<p>It is vital that equality, diversity and inclusion are central to the work of fostering to ensure that everyone’s rights are protected, especially children and young people in foster care, whether that be in terms of class, gender, ‘race’, sex, age, religion or belief, ethnicity, sexual orientation, disability must not be a hinderance to ensuring the potential and needs of individuals are maximised and groups are valued and respected.</p>
What do we mean by equality, diversity and inclusion?
Equality, diversity and inclusion are distinct concepts, yet it is important to consider them together.
- Equality is about equal opportunity and fairness ensuring everyone has the ability to participate.
- Diversity is about recognising and celebrating differences and placing value upon them.
- Inclusion is about ensuring access and removing barriers that prevent equality and undervalue diversity.
It is vital for organisations and fostering services to develop an awareness of equality, diversity and inclusion in order to effectively understand the wider societal impact of discrimination upon individuals and groups marginalised, and hence inform good practice to challenge and effectively address anti oppressive practice.
About equality, diversity and inclusion in foster care
Many children and young people in foster care, the families caring for them, the social workers supporting them and others in the team around the child, are affected by inequality, prejudice and discrimination. Treating everyone fairly and valuing their identity enriches the way in which we live our lives, and influences the way we treat colleagues, support foster carers and directly impacts on the experiences and welfare of children and young people in foster care.
Historically the UK has developed various legislation to protect the rights of individuals and groups on a range of grounds, including equal pay, sex discrimination, race relations, disability, employment (religion, sexual orientation, age), and equality (sexual orientation). More than 116 separate pieces of legislation have been replaced by one single act – the Equality Act 2010.
The UK has country specific legislation relating to children and fostering law, fostering statutory guidance, and national fostering standards, which all outline important principles and values that underpin the need to safeguard a child and promote their welfare and wellbeing. The responsibility of placing authorities, fostering services and foster carers to improve the outcomes and life chances of children must include an understanding and application of anti-discriminatory practice.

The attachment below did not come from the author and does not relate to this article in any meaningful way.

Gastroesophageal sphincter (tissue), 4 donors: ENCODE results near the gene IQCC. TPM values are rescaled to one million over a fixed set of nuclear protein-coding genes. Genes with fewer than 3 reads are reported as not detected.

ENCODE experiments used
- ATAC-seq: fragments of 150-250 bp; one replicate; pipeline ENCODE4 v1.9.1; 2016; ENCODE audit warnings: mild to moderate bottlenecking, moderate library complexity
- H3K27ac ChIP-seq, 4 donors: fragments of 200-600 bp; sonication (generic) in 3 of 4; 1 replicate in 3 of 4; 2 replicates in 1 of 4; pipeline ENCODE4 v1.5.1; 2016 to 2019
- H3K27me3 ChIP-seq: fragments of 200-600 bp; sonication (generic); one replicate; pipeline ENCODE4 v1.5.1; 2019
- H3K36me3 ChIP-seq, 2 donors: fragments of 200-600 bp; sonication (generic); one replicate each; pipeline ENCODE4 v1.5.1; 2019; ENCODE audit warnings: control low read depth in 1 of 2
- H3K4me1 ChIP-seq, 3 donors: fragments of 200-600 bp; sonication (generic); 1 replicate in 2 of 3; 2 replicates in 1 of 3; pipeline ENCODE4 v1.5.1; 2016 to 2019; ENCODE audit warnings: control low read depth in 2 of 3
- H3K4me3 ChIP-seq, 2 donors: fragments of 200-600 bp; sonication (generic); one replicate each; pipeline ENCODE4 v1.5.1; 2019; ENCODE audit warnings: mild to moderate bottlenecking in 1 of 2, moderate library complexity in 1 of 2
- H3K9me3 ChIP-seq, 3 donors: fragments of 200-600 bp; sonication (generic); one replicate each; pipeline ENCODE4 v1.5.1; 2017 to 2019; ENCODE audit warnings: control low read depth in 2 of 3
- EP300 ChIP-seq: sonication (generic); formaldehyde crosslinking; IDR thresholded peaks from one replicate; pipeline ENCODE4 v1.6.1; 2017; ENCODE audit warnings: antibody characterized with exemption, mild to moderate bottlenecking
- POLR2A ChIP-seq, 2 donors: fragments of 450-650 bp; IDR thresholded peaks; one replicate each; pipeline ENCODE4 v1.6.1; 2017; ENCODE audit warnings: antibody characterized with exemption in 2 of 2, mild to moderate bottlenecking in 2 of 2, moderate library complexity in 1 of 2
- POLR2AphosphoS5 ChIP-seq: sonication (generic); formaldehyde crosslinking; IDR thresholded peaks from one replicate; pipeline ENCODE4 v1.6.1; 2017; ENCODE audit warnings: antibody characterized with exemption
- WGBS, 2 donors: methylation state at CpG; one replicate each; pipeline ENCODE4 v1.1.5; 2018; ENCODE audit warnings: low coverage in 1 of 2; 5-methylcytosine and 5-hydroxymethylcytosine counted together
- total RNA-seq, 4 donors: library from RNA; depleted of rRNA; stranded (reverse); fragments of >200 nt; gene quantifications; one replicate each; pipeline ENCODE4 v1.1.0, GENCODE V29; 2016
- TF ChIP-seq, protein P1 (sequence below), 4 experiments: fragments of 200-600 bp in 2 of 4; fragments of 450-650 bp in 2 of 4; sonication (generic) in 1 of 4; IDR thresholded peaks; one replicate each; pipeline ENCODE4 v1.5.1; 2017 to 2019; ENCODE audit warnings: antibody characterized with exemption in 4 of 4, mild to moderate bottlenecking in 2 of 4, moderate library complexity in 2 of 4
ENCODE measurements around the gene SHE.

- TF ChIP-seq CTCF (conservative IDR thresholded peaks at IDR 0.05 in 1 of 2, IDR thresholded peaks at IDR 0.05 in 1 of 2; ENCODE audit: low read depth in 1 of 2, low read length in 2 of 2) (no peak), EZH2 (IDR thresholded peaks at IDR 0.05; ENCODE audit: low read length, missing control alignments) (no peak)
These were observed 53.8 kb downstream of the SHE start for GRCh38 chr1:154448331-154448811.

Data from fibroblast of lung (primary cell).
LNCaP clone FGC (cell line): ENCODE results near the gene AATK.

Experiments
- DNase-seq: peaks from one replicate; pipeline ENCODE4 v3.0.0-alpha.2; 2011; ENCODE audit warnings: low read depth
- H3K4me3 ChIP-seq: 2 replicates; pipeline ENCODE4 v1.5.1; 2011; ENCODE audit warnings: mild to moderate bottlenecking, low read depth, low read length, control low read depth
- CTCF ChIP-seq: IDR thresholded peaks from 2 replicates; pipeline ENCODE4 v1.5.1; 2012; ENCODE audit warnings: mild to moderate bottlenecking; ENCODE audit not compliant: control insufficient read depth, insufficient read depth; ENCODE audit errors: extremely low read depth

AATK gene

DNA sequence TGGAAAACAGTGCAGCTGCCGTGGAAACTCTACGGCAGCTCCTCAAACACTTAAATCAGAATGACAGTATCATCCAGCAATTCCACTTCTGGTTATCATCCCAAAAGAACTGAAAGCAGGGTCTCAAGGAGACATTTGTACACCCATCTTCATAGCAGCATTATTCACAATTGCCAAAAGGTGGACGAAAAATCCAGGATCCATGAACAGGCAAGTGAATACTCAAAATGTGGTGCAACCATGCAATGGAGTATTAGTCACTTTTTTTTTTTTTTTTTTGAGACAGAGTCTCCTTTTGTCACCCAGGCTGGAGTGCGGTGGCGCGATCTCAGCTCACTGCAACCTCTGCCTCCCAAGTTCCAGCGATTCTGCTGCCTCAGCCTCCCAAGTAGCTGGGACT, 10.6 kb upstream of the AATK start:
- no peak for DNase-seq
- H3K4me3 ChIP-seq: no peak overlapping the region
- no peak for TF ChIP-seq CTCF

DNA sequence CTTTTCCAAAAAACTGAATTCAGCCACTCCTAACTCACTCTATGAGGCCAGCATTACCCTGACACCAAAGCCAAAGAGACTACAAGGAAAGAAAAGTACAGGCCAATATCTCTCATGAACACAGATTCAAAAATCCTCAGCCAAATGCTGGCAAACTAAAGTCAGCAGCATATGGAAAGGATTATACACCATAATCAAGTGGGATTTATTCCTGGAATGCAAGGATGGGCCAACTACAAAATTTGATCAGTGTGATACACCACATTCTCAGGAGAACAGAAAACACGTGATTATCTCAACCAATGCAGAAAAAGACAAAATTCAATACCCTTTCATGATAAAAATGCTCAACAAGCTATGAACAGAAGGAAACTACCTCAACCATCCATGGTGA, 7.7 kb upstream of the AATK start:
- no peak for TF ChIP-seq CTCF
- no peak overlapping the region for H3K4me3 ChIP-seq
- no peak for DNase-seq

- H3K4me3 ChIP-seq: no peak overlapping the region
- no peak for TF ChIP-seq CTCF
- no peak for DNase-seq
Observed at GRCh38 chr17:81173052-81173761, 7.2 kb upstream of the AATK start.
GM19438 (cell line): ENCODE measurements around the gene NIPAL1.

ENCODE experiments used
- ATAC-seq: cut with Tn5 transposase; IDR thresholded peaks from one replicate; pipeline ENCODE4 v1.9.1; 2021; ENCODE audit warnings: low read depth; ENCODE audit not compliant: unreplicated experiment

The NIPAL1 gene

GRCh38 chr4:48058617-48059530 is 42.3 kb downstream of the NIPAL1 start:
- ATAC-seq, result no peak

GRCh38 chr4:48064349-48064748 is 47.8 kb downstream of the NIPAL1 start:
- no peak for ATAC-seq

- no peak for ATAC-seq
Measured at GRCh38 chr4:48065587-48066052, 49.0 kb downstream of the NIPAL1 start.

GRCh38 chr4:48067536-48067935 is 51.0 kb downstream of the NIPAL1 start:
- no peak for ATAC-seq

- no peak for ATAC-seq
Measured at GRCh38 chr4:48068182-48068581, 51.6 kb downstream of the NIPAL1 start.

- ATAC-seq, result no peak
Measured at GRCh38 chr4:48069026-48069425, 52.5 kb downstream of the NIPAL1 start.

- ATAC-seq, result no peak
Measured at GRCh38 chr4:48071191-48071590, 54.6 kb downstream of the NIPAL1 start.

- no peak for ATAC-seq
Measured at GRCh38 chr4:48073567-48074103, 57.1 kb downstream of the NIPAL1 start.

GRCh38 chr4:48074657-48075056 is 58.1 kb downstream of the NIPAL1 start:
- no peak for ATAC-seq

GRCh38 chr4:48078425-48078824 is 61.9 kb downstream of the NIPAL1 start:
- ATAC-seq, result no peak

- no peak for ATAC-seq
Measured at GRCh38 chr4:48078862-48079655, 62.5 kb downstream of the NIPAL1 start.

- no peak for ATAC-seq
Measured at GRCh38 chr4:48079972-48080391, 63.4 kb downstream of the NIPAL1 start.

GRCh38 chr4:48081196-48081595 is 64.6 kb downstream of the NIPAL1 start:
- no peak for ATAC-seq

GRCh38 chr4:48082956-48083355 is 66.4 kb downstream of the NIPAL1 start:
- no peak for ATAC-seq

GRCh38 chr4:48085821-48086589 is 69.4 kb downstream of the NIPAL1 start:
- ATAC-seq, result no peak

Principles of equality, diversity and inclusion
The following principles should apply in terms of equality, diversity and inclusion:
- Fostering services should have clear policies and procedures that promote equality, diversity and inclusion.
- Consider your fostering services’ ability to recognise and understand cultural competence i.e. awareness of the impact of culture, equality and diversity on practice, self-exploration, use of language, power, understanding challenges and overcoming obstacles.
- Staff and foster carers should be provided with learning and development opportunities to ensure a robust understanding of equality issues, and how to appropriately address issues of discrimination, unconscious bias and the promotion of good practice.
- Staff, foster carers and children living in foster care have the right to be treated fairly, to be valued for their differences and encouraged to reach their potential.
- Children and young people have the right to feel safe in their foster homes and at school
- Children and young people have the right to understand their identity in order that their needs can be met appropriately by their foster carers, social workers and others in the ‘team around the child’.
- The voices of children and young people should be listened to, their wishes and views respected, and they should be enabled to make informed choices about their lives irrespective of their identity.
- Everyone involved in fostering should understand their role, and responsibility to, promote anti-discriminatory practice. Promoting a culture where prejudice and discrimination is unacceptable and is appropriately challenged.
- An inclusive approach will lead to a greater sense of belonging, feeling valued and greater participation by all, irrespective of roles, hierarchy and privilege.